I hope that Microsoft reviews the registration rules for the Build 2017 Conference.
2016 was the first in many years in which I was unable to register to the Build conference.
I live in Sao Paulo, Brazil, and here the Build 2016 registration site has gone alive by 9:01:30 h Seattle time. As it happened, the conference was sold out in 45 s, that is 45 seconds before I was able to even try to register. I have a 200 Mb/s fiber optical Internet connection just for my use and a very performant PC, so these were not factors in the delay.
I have completed the registration in about a minute, a feat by itself, but was put on a waiting list, to never be called back. My local peers were also unable to complete the registration before they were all sold out.
It is extremely unfair with those developers who, just like me, are not located in continental USA. I am deeply disheartened for not being able to attend the 2016 Build conference.
There should be a better way to manage this process so that everyone could have an equal opportunity for registering to the conference.
Eventually, a number of registrations should be reserved for non-USA residents, or there could a pre registration opportunity for us, or any other adequate mechanism could be implemented to guarantee a fair chance for everyone who are really interested in attending the Build conference.
I hope Microsoft takes a careful close look at this situation, or I will never be able to attend this conference again.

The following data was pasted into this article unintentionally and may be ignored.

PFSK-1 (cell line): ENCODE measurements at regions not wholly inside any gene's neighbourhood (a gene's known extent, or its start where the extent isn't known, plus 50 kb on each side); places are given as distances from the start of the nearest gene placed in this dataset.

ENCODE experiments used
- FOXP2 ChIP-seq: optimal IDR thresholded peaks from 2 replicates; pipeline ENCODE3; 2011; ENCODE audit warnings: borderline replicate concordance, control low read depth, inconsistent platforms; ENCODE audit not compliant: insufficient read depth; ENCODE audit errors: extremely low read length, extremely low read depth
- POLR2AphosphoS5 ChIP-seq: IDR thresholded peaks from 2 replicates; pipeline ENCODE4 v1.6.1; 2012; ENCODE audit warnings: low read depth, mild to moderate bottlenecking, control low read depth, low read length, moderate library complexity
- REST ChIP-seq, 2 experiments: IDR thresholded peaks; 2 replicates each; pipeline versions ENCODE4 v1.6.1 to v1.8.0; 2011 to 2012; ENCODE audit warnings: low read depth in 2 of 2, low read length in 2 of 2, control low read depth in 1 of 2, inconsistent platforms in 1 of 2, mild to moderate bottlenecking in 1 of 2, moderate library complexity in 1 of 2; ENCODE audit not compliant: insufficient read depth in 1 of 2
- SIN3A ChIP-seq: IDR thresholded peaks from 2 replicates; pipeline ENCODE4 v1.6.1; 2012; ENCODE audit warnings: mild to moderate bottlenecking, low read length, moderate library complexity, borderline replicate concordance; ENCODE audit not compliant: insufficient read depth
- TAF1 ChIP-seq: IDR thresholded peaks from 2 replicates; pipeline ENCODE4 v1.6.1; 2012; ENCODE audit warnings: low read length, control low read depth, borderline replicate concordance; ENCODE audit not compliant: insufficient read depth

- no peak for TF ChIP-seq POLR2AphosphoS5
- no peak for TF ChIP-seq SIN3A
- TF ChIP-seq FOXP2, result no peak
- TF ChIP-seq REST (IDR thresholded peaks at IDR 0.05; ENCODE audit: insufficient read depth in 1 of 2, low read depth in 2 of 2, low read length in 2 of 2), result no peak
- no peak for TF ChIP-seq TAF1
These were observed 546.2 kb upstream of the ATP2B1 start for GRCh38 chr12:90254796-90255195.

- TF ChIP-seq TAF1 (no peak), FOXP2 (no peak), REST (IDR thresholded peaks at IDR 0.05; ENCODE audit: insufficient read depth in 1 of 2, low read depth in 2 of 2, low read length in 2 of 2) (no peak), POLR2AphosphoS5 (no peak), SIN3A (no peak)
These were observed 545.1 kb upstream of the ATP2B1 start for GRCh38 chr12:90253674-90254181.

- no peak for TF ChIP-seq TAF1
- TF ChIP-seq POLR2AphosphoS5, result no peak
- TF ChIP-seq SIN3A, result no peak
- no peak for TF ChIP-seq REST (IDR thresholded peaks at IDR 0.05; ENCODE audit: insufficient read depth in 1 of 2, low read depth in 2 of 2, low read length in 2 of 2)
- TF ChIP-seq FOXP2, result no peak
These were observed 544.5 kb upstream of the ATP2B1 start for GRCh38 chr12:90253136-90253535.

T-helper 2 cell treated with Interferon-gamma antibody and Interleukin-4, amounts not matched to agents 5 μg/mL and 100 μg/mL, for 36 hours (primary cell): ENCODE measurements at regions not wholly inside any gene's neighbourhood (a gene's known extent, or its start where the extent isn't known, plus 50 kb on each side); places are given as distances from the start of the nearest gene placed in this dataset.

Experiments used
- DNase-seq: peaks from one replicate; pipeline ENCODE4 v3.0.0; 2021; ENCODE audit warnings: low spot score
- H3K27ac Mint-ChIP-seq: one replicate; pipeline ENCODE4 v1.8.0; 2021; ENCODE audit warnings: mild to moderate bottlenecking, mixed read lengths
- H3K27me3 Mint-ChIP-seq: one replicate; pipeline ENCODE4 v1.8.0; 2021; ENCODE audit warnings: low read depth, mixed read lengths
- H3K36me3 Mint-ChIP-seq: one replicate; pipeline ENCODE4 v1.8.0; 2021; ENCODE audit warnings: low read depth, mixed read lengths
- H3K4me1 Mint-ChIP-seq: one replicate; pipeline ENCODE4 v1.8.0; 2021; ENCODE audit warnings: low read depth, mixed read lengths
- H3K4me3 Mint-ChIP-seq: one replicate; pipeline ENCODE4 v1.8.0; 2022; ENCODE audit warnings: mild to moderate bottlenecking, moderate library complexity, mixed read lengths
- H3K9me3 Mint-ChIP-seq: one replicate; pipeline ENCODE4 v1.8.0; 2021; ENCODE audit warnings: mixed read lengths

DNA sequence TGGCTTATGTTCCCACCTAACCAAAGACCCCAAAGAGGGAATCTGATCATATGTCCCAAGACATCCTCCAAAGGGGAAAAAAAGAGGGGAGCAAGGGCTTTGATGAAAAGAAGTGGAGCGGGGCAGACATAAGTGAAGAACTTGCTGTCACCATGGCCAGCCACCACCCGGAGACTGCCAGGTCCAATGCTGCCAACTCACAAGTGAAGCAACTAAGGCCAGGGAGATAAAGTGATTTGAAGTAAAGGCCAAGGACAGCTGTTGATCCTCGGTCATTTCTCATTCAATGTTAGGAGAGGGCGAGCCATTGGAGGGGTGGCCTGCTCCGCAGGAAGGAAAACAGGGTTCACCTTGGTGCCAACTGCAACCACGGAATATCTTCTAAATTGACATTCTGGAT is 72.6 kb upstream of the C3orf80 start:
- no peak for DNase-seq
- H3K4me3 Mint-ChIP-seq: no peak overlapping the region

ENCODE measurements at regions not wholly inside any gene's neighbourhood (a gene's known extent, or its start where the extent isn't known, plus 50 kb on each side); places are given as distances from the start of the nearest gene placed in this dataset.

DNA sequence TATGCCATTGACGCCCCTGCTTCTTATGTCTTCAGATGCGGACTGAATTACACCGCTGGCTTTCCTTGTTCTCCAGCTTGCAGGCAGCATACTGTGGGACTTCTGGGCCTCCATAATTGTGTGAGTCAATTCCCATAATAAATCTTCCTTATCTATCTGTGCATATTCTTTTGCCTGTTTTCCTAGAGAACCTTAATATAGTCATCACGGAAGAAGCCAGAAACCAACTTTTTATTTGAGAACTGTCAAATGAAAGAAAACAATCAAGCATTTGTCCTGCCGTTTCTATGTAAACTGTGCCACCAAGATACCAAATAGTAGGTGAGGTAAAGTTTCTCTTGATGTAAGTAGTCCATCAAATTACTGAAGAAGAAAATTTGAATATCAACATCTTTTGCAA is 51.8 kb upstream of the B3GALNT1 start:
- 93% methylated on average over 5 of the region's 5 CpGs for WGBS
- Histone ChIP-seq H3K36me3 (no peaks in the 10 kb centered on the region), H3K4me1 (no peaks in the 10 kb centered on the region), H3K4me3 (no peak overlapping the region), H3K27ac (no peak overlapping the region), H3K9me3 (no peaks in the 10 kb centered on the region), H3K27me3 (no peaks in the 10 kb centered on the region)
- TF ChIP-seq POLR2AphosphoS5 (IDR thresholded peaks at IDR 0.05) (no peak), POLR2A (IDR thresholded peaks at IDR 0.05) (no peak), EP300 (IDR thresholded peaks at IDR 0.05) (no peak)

As I seasoned developer, I have used Enterprise Library for ever.
Your show was very interesting and clarifying with respect to the future of the P&P group.
I usually develop line of business applications for large multinational corporations. My main programming language has been C# for several years, but a good amount of Windows Services I have to develop are written in C++.
On the last Build Conference (I have attended all of them in recent years), I had the opportunity of suggesting to the Visual Studio C++ Team the development of an Enterprise Library DAB like library for C++. The rationale was that almost every single program requires database access in the enterprise world, and that accessing SQL Server from C++ is not an easy task. Lots of error prone lines of code must be written and debugged and, clearly, it should be much easier. There are some libraries in the market, but none of them has the Microsoft code quality, to which we are used.
The VS Team recommended me to submit a suggestion to the P&P Group. I did it, but, alas, I did not see any progress or even a single comment about it.
I still think this would be a nice addition to the P&P projects and that it would benefit lots of C++ developers. Now, after your show, in which you clarify that P&P is now part of the Azure group, I don't see it happening any time soon, even though it continues to look like a very good idea to me.
Would you please comment on these thoughts? What is your take on an Enterprise Library Data Access Block in C++?
And, if I may, I would like an information about the EL. As the last version of the EL was release in April 2013, is it now a dead project? Will Microsoft continue to develop new versions?
I understand that, nowadays, Microsoft recommends the Entity Framework for data access. As an old-timer, I like to design my databases directly, and to write all my optimized stored procedures. EF tends to make my programs run slower than they do when I use EL. Most of my peers tend to think the same way, a few of them use EF at all.